What comes to your mind, when you hear the word Istanbul? After living here for almost four years, there are many words and associations which I link to this city. (Un)fortunately yabancı (or yabangee, if you will) is also one of them. However, art and history are also on the list of first ten associations I personally (and I guess that I am not the only one) link to this frenetic city.
In recent years, many new private galleries and museums have opened all over the city. One can visit the Museum of Garbage, Military Museum, Naval Museum, Toy Museum, Industry Museum and even The Museum of Innocence. If you prefer something more contemporary and historical, then you should pay a visit to the many private galleries around Karaköy, Beyoğlu and Nişantaşı area.
If you prefer something more conventional, museums and exhibitions in the Sultanahmet area might be a right choice. The Archaeology Museum, Hagia Sofia, or the nearby Museum of Great Palace Mosaics might be a suitable choice for you. But to be honest, to have a date with history, you don’t need to go to a museum. Istanbul itself is a museum, although many of its historical neighborhoods are gradually disappearing.
Like Istanbul itself, exhibitions, galleries and artists are always changing. Most of the contemporary art galleries host a new exhibition every month or so, nonetheless there are some permanent exhibitions definitely worth (re)visiting.
Let’s start our journey at Pera (Tepebaşi) which is where Pera Museum is located. The museum building was originally a hotel and in 2005, the museum was opened in its place. This five story museum hosts four permanent exhibitions. Intersecting Worlds is a collection of orientalist paintings from 17th to 19th century. Osman Hamdi Bey exhibition is dedicated to one of the most famous Turkish orientalist painters and the founder of the Istanbul Archaeology Museum. Coffee lovers can learn something about the history of Turkish coffee through the Coffee Break exhibition. And if you would like to dive a bit more in the Anatolian history, then Anatolian Weights and Measures exhibition is for you.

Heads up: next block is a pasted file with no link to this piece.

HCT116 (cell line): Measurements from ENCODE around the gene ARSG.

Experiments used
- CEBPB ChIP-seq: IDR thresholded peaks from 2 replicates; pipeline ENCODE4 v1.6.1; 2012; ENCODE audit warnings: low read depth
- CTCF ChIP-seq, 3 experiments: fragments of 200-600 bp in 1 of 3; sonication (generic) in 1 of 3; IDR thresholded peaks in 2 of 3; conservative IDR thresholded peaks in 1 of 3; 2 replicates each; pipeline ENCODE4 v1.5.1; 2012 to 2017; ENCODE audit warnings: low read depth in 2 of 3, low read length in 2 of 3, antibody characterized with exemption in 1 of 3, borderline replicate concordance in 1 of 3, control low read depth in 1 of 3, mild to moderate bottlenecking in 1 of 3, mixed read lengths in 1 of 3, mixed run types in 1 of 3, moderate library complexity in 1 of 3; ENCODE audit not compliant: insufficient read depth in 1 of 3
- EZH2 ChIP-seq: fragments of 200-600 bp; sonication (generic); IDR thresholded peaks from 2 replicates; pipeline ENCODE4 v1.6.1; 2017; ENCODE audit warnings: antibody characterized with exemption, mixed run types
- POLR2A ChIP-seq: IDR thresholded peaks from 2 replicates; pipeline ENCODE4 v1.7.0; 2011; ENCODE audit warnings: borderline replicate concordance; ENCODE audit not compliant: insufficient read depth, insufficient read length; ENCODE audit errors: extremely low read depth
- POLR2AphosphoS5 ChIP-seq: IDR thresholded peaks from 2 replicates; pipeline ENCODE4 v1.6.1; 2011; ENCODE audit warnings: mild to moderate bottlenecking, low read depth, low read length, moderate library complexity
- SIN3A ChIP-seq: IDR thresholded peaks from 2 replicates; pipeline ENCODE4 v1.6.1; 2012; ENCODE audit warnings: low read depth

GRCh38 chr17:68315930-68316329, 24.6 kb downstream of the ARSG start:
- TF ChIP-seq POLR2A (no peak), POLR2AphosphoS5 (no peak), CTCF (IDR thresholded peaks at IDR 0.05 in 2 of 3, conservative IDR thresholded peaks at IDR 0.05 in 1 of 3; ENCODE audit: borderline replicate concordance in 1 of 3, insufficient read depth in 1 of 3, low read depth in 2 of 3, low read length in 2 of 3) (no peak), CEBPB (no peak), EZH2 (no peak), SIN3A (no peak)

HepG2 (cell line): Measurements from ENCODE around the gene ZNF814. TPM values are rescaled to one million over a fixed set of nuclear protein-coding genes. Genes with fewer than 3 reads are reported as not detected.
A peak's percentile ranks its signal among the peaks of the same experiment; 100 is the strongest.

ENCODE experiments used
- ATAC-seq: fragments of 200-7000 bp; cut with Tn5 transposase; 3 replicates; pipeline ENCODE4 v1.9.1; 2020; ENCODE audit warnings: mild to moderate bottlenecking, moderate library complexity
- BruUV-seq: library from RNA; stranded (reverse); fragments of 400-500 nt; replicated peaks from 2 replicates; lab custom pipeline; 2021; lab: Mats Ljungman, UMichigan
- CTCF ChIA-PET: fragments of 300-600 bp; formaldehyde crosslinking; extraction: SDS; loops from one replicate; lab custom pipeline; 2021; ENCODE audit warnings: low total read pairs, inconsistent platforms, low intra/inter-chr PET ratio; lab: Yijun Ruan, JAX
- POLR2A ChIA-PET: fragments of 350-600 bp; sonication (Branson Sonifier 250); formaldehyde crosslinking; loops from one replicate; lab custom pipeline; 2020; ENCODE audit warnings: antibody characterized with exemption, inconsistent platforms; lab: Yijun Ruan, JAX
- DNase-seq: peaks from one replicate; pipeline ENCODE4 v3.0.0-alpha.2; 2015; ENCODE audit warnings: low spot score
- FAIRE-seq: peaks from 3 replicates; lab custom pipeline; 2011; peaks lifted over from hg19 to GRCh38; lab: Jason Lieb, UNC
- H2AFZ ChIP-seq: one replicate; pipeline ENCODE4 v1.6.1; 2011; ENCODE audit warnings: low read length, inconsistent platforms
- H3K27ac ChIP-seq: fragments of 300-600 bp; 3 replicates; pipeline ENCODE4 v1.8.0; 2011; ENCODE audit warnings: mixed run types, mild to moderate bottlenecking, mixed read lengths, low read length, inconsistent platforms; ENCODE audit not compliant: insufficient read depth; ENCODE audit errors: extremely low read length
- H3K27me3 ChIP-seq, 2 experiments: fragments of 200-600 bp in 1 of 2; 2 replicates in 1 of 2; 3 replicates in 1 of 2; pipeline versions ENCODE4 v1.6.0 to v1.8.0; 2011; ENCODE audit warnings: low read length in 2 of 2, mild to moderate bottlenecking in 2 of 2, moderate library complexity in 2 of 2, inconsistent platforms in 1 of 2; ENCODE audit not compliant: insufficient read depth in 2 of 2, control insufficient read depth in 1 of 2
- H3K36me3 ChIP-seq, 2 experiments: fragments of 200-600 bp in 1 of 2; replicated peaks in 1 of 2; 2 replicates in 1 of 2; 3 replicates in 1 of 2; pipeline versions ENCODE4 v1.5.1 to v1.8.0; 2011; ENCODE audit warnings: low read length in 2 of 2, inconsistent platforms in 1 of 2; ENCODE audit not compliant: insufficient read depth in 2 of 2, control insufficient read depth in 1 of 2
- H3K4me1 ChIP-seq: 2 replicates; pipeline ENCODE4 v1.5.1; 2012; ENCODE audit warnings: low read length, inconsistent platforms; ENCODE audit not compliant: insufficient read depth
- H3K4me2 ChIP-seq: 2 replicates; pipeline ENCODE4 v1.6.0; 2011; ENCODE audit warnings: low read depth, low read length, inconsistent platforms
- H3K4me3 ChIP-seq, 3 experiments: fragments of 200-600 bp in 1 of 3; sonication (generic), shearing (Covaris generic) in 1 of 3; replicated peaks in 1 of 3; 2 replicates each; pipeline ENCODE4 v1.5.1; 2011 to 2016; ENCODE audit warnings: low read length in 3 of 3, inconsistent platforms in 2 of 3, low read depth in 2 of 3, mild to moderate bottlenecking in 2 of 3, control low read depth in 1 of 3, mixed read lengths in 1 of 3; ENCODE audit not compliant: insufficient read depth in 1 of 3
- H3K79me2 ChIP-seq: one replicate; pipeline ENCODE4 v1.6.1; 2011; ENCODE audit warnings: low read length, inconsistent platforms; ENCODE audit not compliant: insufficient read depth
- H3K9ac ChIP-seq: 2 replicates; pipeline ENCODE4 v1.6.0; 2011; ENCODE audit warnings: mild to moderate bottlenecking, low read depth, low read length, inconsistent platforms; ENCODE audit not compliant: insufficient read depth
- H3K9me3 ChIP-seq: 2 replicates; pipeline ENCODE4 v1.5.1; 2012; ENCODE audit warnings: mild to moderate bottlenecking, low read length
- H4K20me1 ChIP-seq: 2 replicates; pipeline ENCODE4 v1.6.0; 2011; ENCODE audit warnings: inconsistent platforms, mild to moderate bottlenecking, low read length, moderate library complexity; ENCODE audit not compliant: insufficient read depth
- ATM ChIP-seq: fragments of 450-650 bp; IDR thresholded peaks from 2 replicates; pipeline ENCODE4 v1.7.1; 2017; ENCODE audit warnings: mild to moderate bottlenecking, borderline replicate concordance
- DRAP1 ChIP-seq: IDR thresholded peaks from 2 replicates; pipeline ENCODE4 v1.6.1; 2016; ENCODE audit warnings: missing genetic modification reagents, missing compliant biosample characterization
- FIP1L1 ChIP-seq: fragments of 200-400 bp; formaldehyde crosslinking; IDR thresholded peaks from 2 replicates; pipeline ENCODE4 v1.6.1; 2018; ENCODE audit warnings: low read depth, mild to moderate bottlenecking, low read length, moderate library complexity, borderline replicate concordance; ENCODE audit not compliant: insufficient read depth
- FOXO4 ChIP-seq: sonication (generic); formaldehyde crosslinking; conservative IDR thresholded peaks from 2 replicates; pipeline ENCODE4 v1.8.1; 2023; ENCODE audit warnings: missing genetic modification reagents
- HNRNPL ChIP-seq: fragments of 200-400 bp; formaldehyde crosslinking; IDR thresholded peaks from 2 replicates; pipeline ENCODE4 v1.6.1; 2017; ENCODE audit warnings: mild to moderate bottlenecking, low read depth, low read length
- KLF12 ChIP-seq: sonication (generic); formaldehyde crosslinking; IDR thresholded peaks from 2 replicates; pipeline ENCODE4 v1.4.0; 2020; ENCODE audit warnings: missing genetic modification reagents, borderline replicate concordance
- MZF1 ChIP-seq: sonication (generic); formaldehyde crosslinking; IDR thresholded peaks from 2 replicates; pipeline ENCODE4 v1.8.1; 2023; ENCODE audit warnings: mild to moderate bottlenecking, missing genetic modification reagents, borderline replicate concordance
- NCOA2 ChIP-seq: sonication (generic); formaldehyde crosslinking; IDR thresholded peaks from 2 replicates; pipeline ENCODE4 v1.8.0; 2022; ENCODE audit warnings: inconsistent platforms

Take a stroll down the hill in the direction of Karaköy, close to it, at Tophane is our next stop: Istanbul Modern — the first museum of modern art in Turkey. The museum has a collection of Turkish artists from the beginning of the 20th century. Although they host many temporary exhibitions of contemporary Turkish and international artists, their current collection exhibition Artists in Their Time is exploring how artists responded and experienced their own times. Their current exhibition in the port building will be opened to visitors only until early June. After that, the museum will move to a new building in the scope of Galata Port gentrification project.
Not far away (from Istanbul’s perspective) the famous Dolmabahçe Palace is located. Everybody knows it, but not everyone has visited their painting collection. National palace museums are scattered all around the city, however, most paintings are exhibited at Dolmabahçe Palace. If you don’t want to visit the whole palace, you can buy a ticket just for the painting exhibition. Most of the paintings belong to orientalist painters who spent part of their life in Istanbul.
Half an hour ride down the Bosphorus shore will take us to Sakıp Sabancı Museum. This gem is hidden from tourists, as it is located in Emirgan (very close to the famous tulip park). The museum is located in a beautiful villa, commissioned in 1925. Among the museum’s collections (and its permanent exhibitions) are the calligraphy collection, the collection of furniture and decorative arts, and a painting collection. The latter is composed of early Turkish paintings (roughly from the 1850s to 1950s) and also some foreign painters.
Let’s continue our journey down the Bosphorus, towards Sarıyer, where Sadberk Hanım Museum is located. Another beautiful mansion awaits us. This was the first private museum in Turkey, with the intention of exhibiting the private collection of Sadberk Koç. Today, the museum has two permanent collections: an archaeological section and a Turkish-Islamic arts section. The museum is especially famous for its silk fabrics and pottery collections.
Let’s finish our “artistic” journey at Sultanahmet, in the palace of Ibrahim Paşa (you know, the famous pasha who married a daughter of Suleyman the Magnificent). The palace is now a home of the Turkish and Islamic Arts Museum. In the permanent collection of the museum, one might admire carpets, calligraphy, ceramics and glasswork of Turkish and Islamic art.
Did we miss any of your favorite permanent collections? Let us know in the comments!